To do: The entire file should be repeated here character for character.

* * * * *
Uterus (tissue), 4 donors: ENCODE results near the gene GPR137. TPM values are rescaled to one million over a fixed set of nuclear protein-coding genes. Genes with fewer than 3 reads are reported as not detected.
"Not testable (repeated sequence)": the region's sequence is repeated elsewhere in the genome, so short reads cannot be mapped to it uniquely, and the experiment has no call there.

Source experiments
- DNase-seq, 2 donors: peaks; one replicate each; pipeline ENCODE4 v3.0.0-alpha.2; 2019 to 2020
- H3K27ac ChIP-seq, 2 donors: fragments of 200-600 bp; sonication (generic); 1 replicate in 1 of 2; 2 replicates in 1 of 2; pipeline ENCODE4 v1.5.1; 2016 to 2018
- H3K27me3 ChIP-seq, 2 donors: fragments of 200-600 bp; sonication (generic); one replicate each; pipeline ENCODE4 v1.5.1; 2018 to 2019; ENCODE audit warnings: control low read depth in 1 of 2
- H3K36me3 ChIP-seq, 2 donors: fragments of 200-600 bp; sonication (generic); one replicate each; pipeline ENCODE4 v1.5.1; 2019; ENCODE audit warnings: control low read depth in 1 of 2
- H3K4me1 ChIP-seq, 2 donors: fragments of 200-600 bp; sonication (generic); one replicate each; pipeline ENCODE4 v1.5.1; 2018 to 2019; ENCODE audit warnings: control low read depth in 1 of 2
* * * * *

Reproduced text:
Uterus (tissue), 4 donors: ENCODE results near the gene GPR137. TPM values are rescaled to one million over a fixed set of nuclear protein-coding genes. Genes with fewer than 3 reads are reported as not detected.
"Not testable (repeated sequence)": the region's sequence is repeated elsewhere in the genome, so short reads cannot be mapped to it uniquely, and the experiment has no call there.

Source experiments
- DNase-seq, 2 donors: peaks; one replicate each; pipeline ENCODE4 v3.0.0-alpha.2; 2019 to 2020
- H3K27ac ChIP-seq, 2 donors: fragments of 200-600 bp; sonication (generic); 1 replicate in 1 of 2; 2 replicates in 1 of 2; pipeline ENCODE4 v1.5.1; 2016 to 2018
- H3K27me3 ChIP-seq, 2 donors: fragments of 200-600 bp; sonication (generic); one replicate each; pipeline ENCODE4 v1.5.1; 2018 to 2019; ENCODE audit warnings: control low read depth in 1 of 2
- H3K36me3 ChIP-seq, 2 donors: fragments of 200-600 bp; sonication (generic); one replicate each; pipeline ENCODE4 v1.5.1; 2019; ENCODE audit warnings: control low read depth in 1 of 2
- H3K4me1 ChIP-seq, 2 donors: fragments of 200-600 bp; sonication (generic); one replicate each; pipeline ENCODE4 v1.5.1; 2018 to 2019; ENCODE audit warnings: control low read depth in 1 of 2